Coping with Grief

Christmas is going to be rough this year. With the loss of my mother on November 23, I have good days and bad days. Emmy might have said it best when she told me this morning, “Daddy is happy and Mommy is sad.” I certainly don’t think I’m sad all the time, but Emmy has seen me crying a lot, and that’s the first thing I’ve done to cope with grief:

1. Cry it out! When I hear a carol on the radio that reminds me of Mom, I let the tears roll. I’ve never been one to hold back tears, and now’s not the time to keep them in. Whether it’s a sobbing, wailing, tear-filled session which happened when I read Mom’s last emails to me, or just a couple of teardrops sliding down my cheek while singing “Away in the Manger” to the girls, I let tears flow.

2. Doing what I can. I bought Christmas candy for my Sunday school students, a birthday gift for Lily’s friend, and contributed to Lily’s preschool teachers’ gifts. My Christmas cards, however, are going to be late. I didn’t bring treats to Lily’s preschool Christmas party, or give her classmates a goody bag. I didn’t set out to intentionally do these things; in fact, I was still deluding myself the night before the party that I could run out to the store in the morning. It just didn’t happen.

3. No guilt! And so, I’m not going to feel guilty.The Christmas cards will be mailed soon. Lily’s class had plenty of cookies and candy that the parents had bought for the party, and I was not the only parent who hadn’t brought goody bags for the kids.

4. I’m not obsessing. Did you notice? My last three posts were not about grief!

5. Giving myself permission to not feel sad. I saw a Hallmark commercial last night, and it showed a grandmother receiving a card from her daughter. It was just corny enough that I didn’t want to cry, or let myself think about spending Christmas without Mom. I decided I couldn’t be sad every time someone’s mom was mentioned.

6. Letting my faith give me comfort. This is a little slow in coming. When I think about my faith, and that I believe Mom is in heaven, it doesn’t comfort me. I want her here, with me. I’m not ready for heaven to have her yet. But it’s beyond my control, and I’m struggling with the fact that Mom is truly gone. What comforts me more is knowing that in the long run, my faith will get me through this difficult time, somehow.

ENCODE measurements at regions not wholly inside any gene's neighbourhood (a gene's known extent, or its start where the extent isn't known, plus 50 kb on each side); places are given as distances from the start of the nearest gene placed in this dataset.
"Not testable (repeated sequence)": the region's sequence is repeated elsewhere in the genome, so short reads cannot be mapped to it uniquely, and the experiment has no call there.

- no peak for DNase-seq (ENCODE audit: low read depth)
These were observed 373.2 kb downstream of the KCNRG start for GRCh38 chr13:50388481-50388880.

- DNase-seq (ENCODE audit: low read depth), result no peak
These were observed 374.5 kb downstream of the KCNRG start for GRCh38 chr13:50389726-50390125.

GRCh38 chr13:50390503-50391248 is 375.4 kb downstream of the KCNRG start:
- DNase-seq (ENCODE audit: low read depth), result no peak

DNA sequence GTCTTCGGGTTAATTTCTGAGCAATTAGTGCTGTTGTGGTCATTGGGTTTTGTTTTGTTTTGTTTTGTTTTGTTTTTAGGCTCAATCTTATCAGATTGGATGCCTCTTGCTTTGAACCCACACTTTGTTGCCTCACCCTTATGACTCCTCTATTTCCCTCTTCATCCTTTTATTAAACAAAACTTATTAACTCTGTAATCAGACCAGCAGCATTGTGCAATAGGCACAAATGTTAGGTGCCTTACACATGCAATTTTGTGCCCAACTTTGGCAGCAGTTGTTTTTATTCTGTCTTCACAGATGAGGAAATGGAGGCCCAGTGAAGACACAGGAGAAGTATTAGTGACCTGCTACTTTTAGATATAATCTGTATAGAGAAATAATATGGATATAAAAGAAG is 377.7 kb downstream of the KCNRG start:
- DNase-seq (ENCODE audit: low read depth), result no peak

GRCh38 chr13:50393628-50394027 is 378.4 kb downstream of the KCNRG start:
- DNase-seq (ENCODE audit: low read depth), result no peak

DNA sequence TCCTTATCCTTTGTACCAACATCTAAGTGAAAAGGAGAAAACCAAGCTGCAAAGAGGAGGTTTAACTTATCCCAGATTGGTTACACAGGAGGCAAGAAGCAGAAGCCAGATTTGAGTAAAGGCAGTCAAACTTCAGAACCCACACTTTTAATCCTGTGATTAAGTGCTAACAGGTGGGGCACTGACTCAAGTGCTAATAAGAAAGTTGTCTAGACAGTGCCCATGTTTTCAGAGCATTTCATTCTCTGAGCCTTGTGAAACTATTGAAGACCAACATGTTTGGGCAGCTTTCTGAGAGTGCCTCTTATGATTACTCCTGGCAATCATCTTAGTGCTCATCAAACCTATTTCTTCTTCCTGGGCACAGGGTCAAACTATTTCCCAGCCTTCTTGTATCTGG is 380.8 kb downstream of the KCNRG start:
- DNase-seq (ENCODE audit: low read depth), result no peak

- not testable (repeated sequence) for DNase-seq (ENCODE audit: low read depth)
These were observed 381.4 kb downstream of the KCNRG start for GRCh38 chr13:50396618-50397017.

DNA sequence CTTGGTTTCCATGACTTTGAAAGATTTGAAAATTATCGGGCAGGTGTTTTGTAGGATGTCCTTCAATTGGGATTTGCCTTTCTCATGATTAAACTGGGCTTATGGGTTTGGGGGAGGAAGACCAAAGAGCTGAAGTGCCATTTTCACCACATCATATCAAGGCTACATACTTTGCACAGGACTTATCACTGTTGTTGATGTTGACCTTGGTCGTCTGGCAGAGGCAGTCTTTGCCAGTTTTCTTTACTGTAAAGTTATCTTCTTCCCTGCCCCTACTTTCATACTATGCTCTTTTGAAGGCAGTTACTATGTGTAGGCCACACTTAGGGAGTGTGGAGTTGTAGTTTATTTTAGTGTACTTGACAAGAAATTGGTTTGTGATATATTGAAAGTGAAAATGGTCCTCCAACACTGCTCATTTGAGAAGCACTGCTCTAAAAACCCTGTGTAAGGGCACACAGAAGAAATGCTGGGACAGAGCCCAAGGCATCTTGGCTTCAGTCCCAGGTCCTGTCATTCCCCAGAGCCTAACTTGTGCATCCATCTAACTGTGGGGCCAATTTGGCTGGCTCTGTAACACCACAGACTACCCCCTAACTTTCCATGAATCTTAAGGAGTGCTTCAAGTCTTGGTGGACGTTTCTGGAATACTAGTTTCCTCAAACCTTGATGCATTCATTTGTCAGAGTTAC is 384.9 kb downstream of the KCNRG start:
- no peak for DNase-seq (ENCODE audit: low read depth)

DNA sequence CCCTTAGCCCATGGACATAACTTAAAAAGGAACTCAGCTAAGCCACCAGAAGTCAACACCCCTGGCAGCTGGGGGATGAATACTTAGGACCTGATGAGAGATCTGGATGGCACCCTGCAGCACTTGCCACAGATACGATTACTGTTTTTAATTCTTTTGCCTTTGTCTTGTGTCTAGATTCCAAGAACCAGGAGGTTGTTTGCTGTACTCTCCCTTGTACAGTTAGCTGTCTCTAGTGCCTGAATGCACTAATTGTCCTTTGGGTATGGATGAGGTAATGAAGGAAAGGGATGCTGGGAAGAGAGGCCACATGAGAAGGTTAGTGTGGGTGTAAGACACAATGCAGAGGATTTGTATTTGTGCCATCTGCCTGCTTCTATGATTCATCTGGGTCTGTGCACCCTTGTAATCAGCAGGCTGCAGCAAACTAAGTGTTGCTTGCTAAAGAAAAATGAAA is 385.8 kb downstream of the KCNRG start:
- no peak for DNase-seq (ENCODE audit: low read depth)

(Mom loved Christmas angels.)

Do you have some tips about how to cope with grief, especially during Christmas?

Christmas Lights are UP!

This weekend, we put up the Christmas tree and Ed hung our lights out on the house. We look so festive! As we were driving home from the mall tonight, Lily asked why we didn’t have as many lights up as other people did. I simply told her the truth. We’re lame.

I’m doing all right these days. Grief catches me off guard, though. Emmy is giving signs of not wanting her nap, and I almost picked up the phone to call Mom. Mom gave me a special Christmas ornament last year, which I had forgotten about until Ed handed it to me. The other night at choir rehearsal, some simple words in an Advent carol reduced me to a blubbering ball of mush. Sometimes it takes me a while to recover and stop the tears; other times I take a deep breath and continue with the task at hand.

The past couple of night, I have dreamed about Mom’s funeral. I wake up sad, but maybe these dreams are helping me to process Mom’s death. It still doesn’t seem fair. I expected Mom grow old with Dad; to help me raise my daughters; to celebrate many, many more Christmases with us. It just doesn’t seem fair.

Yet, as Dad puts it, we go on.